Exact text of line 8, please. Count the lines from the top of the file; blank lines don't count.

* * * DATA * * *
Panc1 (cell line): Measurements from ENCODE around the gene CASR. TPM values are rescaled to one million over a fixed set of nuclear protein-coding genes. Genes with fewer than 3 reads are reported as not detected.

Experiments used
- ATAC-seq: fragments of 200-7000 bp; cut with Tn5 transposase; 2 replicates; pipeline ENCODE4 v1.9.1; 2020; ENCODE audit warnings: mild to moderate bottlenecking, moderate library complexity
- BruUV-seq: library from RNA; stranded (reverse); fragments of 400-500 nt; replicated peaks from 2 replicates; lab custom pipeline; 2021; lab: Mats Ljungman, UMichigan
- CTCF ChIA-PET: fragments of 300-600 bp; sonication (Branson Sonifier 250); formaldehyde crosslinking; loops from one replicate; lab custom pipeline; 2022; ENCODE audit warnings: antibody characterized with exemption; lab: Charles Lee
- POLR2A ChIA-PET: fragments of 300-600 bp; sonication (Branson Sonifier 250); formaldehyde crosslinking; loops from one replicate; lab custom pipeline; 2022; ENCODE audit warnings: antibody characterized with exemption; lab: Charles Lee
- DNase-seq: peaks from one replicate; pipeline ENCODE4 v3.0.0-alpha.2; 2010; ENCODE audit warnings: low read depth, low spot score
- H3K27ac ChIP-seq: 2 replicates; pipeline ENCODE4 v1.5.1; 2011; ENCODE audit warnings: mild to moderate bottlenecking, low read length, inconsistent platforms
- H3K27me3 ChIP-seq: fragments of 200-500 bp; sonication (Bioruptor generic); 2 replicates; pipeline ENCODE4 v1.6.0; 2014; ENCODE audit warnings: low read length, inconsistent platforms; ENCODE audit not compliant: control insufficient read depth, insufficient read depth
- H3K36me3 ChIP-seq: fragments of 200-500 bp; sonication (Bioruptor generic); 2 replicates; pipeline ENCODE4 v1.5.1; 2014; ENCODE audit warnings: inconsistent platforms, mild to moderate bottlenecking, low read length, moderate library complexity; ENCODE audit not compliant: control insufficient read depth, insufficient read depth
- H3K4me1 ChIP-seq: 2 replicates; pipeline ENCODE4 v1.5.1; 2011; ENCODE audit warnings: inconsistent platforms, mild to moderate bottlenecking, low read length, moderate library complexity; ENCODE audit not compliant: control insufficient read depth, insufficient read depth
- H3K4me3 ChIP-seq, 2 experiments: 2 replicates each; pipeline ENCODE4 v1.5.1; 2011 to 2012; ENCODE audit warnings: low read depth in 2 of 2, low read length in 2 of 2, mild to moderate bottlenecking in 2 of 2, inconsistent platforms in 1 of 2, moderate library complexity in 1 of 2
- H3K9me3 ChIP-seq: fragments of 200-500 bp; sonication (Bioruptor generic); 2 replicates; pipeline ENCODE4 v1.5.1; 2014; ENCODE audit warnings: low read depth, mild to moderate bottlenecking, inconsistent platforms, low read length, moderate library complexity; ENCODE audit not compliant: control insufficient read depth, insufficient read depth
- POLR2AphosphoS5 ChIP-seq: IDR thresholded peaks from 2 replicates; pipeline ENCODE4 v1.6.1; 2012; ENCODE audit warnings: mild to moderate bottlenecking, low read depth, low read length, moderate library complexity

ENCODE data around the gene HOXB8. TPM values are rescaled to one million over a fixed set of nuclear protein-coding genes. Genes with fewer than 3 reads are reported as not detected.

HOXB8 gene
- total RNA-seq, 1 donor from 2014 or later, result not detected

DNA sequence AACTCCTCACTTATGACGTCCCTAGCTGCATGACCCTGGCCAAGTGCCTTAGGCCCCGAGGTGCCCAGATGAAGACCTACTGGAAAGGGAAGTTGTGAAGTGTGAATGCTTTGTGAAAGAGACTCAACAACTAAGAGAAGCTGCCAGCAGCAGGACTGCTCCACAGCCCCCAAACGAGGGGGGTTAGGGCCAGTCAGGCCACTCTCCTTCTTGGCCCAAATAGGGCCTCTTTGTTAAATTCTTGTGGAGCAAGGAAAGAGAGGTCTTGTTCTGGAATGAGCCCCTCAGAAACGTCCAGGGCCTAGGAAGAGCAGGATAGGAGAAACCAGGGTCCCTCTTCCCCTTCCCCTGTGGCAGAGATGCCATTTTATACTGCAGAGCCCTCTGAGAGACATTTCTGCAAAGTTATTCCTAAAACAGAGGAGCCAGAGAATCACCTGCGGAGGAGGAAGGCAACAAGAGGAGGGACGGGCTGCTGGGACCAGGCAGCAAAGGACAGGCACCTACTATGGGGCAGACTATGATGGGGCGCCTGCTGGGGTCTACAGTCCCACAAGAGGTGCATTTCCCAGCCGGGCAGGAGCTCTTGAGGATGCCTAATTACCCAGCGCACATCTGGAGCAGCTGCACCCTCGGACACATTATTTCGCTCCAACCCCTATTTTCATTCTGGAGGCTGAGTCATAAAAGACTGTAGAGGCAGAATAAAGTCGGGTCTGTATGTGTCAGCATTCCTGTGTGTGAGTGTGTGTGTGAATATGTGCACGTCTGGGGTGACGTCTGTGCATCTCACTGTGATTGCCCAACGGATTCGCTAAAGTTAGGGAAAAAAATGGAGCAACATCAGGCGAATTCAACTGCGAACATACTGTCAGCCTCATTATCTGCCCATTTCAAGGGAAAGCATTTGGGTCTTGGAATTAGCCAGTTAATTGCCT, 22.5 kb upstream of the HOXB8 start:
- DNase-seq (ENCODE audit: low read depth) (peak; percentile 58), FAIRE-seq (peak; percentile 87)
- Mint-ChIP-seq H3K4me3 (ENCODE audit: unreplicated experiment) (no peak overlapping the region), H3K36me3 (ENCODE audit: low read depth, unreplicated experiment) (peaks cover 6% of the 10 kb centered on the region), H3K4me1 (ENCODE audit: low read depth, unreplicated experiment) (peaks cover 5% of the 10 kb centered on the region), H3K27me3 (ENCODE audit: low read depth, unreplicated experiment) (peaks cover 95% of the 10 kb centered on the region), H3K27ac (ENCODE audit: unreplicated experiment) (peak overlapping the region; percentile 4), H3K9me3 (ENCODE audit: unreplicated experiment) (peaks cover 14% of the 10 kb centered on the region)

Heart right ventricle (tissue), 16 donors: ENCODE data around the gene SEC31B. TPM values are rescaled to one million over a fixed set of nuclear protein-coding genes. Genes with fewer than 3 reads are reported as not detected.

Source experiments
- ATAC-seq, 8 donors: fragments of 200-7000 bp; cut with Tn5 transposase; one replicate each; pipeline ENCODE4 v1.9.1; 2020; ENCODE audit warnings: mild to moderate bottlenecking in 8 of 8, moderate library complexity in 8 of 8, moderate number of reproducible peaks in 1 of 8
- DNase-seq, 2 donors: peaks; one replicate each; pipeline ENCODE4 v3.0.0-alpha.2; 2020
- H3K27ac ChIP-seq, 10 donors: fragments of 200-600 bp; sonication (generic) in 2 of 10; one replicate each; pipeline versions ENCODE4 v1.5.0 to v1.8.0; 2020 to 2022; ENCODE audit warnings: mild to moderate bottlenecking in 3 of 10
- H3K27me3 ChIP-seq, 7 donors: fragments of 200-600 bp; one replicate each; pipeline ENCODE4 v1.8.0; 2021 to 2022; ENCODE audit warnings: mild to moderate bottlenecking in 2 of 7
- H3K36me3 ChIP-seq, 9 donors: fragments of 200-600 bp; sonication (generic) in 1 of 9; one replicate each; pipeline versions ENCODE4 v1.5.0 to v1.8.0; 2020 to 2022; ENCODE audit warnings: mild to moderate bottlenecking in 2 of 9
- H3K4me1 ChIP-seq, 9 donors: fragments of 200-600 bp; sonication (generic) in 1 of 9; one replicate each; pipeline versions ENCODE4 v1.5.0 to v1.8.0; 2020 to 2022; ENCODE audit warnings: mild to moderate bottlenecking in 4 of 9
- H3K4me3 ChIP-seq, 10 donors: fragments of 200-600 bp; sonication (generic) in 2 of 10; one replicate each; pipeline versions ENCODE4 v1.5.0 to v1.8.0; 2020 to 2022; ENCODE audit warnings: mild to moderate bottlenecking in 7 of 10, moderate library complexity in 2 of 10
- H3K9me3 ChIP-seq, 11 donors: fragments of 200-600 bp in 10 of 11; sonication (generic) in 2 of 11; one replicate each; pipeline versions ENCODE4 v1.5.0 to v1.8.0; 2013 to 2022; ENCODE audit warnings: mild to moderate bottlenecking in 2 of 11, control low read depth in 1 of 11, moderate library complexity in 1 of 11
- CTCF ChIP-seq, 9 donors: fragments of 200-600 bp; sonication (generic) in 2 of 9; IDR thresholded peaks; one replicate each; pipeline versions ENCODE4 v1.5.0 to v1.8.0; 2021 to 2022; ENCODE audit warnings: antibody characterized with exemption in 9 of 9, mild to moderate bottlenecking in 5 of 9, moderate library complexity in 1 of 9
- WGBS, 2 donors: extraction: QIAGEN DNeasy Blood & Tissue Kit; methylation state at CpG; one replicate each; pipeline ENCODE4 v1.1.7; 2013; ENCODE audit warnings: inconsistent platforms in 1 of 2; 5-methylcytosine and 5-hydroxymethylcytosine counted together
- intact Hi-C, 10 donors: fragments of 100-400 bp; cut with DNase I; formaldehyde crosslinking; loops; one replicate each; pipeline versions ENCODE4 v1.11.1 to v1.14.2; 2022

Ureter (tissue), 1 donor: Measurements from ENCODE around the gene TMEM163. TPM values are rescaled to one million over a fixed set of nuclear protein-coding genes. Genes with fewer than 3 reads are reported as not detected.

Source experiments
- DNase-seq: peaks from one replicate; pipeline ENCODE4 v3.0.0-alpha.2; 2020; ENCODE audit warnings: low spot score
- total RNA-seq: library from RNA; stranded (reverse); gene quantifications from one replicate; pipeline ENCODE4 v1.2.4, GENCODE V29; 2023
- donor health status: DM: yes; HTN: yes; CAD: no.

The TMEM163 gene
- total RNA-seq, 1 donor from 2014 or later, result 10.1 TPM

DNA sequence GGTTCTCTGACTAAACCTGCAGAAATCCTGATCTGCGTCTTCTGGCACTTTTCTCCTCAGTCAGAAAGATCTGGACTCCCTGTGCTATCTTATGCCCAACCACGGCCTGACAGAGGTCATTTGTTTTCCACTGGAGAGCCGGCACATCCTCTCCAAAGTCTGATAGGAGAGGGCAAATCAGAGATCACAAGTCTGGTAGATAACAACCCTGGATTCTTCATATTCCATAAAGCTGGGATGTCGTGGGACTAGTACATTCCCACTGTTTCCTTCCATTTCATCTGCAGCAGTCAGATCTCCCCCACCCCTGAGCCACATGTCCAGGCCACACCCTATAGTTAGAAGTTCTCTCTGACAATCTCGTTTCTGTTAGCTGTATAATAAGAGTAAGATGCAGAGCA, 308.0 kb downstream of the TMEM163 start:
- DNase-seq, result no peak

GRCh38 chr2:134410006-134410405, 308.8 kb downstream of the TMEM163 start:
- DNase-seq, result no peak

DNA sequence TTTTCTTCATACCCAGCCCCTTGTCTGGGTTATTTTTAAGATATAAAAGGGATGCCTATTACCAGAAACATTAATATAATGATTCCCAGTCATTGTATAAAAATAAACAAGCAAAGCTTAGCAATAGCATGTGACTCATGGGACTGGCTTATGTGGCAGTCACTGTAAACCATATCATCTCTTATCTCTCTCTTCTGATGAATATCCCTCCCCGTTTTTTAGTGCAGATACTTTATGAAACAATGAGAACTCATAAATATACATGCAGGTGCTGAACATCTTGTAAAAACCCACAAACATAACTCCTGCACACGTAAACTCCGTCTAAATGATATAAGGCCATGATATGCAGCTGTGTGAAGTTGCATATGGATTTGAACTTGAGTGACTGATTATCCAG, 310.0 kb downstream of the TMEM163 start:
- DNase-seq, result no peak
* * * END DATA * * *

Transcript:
- H3K27ac ChIP-seq: 2 replicates; pipeline ENCODE4 v1.5.1; 2011; ENCODE audit warnings: mild to moderate bottlenecking, low read length, inconsistent platforms